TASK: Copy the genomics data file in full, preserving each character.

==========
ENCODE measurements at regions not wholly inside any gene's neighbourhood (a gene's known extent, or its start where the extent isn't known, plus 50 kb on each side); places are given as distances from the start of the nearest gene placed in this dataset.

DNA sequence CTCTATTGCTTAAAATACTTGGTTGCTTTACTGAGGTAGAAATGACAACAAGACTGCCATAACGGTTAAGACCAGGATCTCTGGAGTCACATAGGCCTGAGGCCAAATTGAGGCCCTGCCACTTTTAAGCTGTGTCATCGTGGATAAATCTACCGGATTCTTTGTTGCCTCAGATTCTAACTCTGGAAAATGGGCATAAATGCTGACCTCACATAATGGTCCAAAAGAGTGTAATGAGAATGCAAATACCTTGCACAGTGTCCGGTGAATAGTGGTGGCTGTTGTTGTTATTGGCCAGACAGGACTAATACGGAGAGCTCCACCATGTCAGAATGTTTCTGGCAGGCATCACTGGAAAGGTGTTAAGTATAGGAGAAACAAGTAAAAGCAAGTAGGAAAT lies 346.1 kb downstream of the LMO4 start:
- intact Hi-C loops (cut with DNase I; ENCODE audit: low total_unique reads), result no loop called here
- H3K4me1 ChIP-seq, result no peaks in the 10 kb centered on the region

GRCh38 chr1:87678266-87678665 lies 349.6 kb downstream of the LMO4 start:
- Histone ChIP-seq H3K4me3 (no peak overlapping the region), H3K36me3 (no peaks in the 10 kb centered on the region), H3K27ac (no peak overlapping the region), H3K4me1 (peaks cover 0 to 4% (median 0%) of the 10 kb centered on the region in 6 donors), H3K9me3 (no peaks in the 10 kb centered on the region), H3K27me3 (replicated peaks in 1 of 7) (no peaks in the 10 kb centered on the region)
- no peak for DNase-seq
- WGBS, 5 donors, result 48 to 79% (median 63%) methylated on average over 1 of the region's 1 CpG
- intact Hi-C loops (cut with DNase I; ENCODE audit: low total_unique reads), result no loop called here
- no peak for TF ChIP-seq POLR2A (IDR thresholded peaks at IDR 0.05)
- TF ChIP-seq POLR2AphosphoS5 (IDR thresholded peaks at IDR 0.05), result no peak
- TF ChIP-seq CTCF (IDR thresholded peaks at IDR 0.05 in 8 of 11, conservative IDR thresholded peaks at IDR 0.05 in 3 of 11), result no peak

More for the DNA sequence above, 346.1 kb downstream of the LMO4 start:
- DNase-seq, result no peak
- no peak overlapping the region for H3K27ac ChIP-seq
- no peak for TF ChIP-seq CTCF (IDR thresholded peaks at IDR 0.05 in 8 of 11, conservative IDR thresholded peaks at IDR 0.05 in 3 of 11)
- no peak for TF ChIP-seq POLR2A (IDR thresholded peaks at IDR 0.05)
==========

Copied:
ENCODE measurements at regions not wholly inside any gene's neighbourhood (a gene's known extent, or its start where the extent isn't known, plus 50 kb on each side); places are given as distances from the start of the nearest gene placed in this dataset.

DNA sequence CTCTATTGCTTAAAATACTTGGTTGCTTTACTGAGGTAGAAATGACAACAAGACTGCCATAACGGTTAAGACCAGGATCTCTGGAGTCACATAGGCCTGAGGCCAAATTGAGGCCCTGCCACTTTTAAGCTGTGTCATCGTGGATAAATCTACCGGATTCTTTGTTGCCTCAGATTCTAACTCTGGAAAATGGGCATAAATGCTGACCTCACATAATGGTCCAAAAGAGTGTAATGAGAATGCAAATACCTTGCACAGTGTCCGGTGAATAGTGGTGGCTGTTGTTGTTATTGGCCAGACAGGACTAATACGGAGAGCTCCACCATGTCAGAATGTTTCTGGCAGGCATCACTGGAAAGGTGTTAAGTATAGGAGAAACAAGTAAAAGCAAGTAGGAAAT lies 346.1 kb downstream of the LMO4 start:
- intact Hi-C loops (cut with DNase I; ENCODE audit: low total_unique reads), result no loop called here
- H3K4me1 ChIP-seq, result no peaks in the 10 kb centered on the region

GRCh38 chr1:87678266-87678665 lies 349.6 kb downstream of the LMO4 start:
- Histone ChIP-seq H3K4me3 (no peak overlapping the region), H3K36me3 (no peaks in the 10 kb centered on the region), H3K27ac (no peak overlapping the region), H3K4me1 (peaks cover 0 to 4% (median 0%) of the 10 kb centered on the region in 6 donors), H3K9me3 (no peaks in the 10 kb centered on the region), H3K27me3 (replicated peaks in 1 of 7) (no peaks in the 10 kb centered on the region)
- no peak for DNase-seq
- WGBS, 5 donors, result 48 to 79% (median 63%) methylated on average over 1 of the region's 1 CpG
- intact Hi-C loops (cut with DNase I; ENCODE audit: low total_unique reads), result no loop called here
- no peak for TF ChIP-seq POLR2A (IDR thresholded peaks at IDR 0.05)
- TF ChIP-seq POLR2AphosphoS5 (IDR thresholded peaks at IDR 0.05), result no peak
- TF ChIP-seq CTCF (IDR thresholded peaks at IDR 0.05 in 8 of 11, conservative IDR thresholded peaks at IDR 0.05 in 3 of 11), result no peak

More for the DNA sequence above, 346.1 kb downstream of the LMO4 start:
- DNase-seq, result no peak
- no peak overlapping the region for H3K27ac ChIP-seq
- no peak for TF ChIP-seq CTCF (IDR thresholded peaks at IDR 0.05 in 8 of 11, conservative IDR thresholded peaks at IDR 0.05 in 3 of 11)
- no peak for TF ChIP-seq POLR2A (IDR thresholded peaks at IDR 0.05)